Remembering Allan

The Christian Science Monitor has a moving feature on Allan Enwiyah, Jill’s interpreter who was killed during her kidnapping. Here is an excerpt:

Allan Enwiyah I worked with Allan while on a stint in Iraq in December, just before the national elections. During those weeks, I came to know an easygoing young man who took his job seriously, but who liked to gossip, always good-naturedly, about Iraqi politicians or international stars. He dressed nattily – crisp jeans and a sport shirt or T-shirt that looked more Western than Iraqi. And while he was interested enough in the politics of what then was an Iraq deep in campaign mode, he saved his passion for his young family.

I had known other interpreters during my stints in Iraq who seemed to use the job to escape their families and those duties, but clearly for Allan, the job — as interesting as it was to him — was a means to an end. He was not a daredevil, not even really a newshound. Which somehow makes his death all the more tragic.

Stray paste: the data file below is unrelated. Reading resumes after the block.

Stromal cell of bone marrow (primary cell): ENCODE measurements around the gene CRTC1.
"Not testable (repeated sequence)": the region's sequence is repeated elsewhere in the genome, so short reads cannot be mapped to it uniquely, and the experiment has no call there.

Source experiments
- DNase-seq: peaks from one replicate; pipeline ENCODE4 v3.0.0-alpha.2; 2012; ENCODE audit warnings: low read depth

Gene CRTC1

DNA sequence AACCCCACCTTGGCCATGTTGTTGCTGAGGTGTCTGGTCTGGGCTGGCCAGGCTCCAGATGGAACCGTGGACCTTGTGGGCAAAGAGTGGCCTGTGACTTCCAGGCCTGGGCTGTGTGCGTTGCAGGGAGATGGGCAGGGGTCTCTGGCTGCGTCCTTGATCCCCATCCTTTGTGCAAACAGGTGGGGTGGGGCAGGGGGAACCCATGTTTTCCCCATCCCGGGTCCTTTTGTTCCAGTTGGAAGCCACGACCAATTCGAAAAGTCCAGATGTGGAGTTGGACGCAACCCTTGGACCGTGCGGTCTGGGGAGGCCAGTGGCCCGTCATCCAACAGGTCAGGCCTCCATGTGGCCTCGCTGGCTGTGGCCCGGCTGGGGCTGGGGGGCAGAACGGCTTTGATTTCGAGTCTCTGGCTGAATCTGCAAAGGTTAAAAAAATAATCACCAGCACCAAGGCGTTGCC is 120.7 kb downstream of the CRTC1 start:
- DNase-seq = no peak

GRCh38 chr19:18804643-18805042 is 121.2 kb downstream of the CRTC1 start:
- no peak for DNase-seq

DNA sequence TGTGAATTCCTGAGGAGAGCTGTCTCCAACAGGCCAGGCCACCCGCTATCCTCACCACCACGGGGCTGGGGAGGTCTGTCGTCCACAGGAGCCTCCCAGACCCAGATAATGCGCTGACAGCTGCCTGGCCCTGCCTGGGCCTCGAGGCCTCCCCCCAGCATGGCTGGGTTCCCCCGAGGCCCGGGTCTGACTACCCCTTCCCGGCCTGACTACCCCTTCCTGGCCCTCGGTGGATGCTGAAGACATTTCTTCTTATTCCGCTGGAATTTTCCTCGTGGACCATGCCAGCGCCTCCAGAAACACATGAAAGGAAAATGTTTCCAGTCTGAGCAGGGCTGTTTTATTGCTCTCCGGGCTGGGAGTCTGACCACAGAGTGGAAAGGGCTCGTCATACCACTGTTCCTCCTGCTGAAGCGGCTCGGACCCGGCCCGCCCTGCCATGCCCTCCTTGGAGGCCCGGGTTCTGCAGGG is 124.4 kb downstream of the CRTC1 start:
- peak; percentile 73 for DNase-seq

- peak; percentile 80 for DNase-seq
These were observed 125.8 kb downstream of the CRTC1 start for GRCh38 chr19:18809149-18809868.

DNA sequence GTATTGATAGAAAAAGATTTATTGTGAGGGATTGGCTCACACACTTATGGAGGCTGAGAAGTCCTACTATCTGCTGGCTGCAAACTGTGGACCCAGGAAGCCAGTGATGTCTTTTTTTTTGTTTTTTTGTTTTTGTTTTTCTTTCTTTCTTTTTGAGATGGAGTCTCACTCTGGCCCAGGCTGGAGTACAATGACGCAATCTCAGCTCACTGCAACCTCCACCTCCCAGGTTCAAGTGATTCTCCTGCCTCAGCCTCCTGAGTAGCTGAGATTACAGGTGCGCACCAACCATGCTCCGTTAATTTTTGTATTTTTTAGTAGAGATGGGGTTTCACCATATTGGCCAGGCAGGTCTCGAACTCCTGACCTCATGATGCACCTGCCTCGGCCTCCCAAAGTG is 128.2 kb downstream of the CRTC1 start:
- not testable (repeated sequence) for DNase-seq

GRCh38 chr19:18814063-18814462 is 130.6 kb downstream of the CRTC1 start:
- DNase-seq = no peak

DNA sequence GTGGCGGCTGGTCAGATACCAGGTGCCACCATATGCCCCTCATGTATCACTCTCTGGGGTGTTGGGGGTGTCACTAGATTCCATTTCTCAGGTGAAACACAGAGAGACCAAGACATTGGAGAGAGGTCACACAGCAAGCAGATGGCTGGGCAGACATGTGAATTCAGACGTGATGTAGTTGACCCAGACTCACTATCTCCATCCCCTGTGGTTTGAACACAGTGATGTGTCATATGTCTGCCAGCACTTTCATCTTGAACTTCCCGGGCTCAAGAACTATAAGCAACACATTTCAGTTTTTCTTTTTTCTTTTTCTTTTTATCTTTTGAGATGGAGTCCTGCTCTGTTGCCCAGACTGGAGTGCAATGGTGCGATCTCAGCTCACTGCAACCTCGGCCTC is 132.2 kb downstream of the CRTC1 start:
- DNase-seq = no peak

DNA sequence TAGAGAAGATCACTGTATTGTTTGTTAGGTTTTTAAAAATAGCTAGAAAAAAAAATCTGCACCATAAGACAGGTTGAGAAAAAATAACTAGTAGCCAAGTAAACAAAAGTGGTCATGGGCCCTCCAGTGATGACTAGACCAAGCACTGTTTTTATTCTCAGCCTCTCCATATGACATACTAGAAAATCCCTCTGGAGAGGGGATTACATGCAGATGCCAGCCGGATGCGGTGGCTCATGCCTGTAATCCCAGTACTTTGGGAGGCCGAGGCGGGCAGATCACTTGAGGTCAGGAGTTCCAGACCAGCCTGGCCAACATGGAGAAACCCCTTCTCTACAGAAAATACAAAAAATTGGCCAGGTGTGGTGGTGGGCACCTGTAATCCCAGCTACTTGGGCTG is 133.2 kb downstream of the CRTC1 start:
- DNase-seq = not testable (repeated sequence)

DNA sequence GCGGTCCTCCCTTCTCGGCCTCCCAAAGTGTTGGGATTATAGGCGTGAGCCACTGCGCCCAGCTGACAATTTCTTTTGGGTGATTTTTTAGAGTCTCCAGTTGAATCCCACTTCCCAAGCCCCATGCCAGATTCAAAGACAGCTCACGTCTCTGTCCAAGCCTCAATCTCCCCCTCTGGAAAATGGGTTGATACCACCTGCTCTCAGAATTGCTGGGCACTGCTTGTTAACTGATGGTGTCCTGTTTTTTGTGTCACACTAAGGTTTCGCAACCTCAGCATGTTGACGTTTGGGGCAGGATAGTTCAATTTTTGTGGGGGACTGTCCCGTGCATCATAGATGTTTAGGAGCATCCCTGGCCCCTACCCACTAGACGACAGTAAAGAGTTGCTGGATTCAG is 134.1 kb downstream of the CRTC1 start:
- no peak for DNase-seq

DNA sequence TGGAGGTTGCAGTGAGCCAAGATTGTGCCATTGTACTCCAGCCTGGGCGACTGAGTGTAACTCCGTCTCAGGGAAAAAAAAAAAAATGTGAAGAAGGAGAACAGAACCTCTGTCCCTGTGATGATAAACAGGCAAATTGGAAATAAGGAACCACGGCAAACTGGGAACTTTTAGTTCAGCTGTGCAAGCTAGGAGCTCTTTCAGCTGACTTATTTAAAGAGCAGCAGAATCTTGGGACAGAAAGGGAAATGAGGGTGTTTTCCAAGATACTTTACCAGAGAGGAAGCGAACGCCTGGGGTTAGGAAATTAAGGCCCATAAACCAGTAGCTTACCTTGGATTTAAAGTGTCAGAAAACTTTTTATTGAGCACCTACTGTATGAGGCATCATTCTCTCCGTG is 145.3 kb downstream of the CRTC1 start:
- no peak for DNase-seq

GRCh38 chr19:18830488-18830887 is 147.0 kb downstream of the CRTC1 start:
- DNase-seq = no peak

Tomorrow, Jill will have been held captive for two whole months. To her kidnappers I say: Please, have some mercy! Set this innocent reporter and wonderful human being free. Enough is enough!

4 thoughts on “Remembering Allan”

  1. Oh,
    I met Allan during a workshop in Amman, he was such a fun and active person!
    We live in such a sad, sad, world!

  2. Allen– you are still in our hearts. We will take care of your family as we know you will look after them as an angel.
    love,
    your cousin

  3. so good to keep soles with names , names with faces …..
    far better than “her interpreter” “the interpreter” “an interpreter”
    imagine if we did this for more people caught in the crossfire of hate
    perhaps we would be a little less numb
    ps at bottom of story is place to make donations for Allan Enwiya

  4. Three easy pieces from the Middle East-hers

    1. Here is an fascinating picture essay of women who have transitioned to the hijab, Camilla included.
    2. Living in Egypt’s pictures and prose from the recent marriage of her 17-year-old housekeeper capture the most heart-warming(and most troubling) aspe

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